David Harris, a contributing editor at the New York Times Magazine and the author of many books, has an interesting observation. In his 2001 book Shooting the Moon, he states:

Of all the thousands of rulers, potentates, strongmen, juntas, and warlords the Americans have dealt with in all corners of the world, General Manuel Antonio Noriega is the only one the Americans came after like this . Just once in its 225 years of formal national existence has the United States ever invaded another country and carried its ruler back to the United States to face trial and imprisonment for violations of American law committed on that ruler's own native foreign turf. 8

Following the bombardment, the United States suddenly found itself in a delicate situation. For a while, it seemed as though the whole thing would backfire. The Bush administration might have quashed the wimp rumors, but now it faced the problem of legitimacy, of appearing to be a bully caught in an act of terrorism. It was disclosed that the U.S. Army had prohibited the press, the Red Cross, and other outside observers from entering the heavily bombed areas for three days, while soldiers incinerated and buried the casualties. The press asked questions about how much evidence of criminal and other inappropriate behavior was destroyed, and about how many died because they were denied timely medical attention, but such questions were never answered.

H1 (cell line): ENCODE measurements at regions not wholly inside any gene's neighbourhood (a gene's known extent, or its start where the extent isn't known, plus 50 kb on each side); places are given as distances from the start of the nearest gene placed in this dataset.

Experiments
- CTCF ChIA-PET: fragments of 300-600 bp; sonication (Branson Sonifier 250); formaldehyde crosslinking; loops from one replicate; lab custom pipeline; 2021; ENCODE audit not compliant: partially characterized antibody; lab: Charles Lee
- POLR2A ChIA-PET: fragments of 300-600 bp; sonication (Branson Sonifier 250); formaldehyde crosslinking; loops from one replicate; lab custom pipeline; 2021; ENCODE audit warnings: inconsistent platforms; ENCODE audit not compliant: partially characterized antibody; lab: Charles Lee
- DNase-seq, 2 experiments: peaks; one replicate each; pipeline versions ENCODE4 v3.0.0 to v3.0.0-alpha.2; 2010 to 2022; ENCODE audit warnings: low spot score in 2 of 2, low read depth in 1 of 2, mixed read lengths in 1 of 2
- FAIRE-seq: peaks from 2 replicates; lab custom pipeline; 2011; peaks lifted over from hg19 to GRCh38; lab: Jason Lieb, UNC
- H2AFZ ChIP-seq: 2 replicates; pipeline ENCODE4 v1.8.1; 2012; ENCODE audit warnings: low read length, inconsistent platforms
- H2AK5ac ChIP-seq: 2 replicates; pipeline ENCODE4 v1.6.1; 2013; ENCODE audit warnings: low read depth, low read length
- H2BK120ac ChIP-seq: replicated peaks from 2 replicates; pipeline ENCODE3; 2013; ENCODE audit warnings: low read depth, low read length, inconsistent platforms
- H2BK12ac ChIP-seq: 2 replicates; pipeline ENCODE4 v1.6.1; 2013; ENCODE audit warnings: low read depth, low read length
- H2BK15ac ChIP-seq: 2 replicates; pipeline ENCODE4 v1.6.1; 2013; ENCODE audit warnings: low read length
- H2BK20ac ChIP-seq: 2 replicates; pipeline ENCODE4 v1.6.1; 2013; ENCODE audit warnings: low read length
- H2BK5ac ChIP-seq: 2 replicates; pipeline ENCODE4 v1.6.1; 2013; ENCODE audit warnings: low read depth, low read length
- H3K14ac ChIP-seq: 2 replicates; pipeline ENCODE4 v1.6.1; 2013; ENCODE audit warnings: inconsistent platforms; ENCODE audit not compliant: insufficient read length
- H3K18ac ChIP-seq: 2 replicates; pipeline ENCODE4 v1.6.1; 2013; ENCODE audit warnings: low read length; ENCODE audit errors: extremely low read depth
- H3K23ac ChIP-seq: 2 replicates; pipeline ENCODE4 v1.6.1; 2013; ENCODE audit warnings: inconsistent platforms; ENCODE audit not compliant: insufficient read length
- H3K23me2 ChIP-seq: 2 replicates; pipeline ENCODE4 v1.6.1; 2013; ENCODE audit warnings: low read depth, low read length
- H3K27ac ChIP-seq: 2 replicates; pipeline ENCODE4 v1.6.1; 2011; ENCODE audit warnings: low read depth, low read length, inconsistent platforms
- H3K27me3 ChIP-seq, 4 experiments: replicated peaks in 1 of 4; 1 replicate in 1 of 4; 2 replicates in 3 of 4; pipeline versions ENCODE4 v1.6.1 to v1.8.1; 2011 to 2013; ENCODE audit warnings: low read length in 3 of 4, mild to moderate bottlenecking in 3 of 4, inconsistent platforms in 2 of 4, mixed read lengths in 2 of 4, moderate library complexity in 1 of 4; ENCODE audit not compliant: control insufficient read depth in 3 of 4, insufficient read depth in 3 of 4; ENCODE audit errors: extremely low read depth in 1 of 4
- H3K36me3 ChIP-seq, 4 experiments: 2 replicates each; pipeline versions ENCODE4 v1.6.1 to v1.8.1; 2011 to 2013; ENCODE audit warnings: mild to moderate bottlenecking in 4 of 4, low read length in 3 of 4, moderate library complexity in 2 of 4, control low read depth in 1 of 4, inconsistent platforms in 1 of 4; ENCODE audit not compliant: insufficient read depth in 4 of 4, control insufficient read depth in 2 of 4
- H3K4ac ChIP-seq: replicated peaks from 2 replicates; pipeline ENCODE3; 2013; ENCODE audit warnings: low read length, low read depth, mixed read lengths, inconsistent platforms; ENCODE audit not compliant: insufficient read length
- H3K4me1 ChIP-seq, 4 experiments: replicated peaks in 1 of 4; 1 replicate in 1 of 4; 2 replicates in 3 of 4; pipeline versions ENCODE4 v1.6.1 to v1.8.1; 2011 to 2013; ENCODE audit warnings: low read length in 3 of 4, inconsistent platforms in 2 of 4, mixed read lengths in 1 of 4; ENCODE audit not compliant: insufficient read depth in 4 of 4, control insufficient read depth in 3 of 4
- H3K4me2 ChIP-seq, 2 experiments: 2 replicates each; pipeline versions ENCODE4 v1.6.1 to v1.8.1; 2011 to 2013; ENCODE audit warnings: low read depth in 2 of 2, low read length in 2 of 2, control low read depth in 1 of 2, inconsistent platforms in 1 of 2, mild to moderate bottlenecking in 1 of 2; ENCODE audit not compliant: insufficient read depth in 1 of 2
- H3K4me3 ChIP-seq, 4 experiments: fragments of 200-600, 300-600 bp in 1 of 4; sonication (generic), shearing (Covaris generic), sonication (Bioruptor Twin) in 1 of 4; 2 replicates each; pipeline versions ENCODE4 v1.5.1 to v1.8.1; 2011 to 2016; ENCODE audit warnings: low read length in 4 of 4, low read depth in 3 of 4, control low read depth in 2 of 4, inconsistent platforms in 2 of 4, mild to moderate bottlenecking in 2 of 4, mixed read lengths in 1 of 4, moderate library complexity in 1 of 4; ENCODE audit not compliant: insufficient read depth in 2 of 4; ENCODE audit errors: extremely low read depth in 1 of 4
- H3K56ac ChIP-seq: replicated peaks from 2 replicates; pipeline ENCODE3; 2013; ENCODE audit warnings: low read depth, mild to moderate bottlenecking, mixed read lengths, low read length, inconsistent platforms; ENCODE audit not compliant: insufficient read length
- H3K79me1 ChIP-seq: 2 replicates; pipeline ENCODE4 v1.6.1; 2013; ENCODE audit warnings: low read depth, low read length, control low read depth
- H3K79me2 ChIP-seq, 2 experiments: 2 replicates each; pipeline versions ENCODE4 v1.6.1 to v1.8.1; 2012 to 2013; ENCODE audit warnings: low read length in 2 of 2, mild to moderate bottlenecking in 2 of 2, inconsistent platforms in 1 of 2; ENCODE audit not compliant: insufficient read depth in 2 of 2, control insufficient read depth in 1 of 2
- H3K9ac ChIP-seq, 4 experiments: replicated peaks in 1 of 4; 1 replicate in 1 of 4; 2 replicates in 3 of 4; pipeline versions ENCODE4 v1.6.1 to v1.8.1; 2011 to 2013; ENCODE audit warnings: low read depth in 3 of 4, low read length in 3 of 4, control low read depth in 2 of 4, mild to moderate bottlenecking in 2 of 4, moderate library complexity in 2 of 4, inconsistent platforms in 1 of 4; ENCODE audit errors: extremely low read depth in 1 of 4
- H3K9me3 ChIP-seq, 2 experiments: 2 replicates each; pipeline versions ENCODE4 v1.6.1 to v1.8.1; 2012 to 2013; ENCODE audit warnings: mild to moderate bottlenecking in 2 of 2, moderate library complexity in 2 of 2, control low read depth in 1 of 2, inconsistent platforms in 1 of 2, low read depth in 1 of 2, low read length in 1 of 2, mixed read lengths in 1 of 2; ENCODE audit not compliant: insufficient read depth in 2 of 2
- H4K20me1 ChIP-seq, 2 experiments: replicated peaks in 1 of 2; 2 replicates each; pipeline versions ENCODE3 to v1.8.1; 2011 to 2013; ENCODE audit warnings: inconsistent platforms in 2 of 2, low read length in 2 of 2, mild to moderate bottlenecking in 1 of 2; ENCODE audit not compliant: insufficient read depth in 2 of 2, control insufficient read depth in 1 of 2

We shall never know many of the facts about the invasion, nor shall we know the true extent of the massacre. Defense Secretary Richard Cheney claimed a death toll between five hundred and six hundred, but independent human rights groups estimated it at three thousand to five thousand, with another twenty-five thousand left homeless.9 Noriega was arrested, flown to Miami, and sentenced to forty years' imprisonment; at that time, he was the only person in the United States officially classified as a prisoner of war.' 10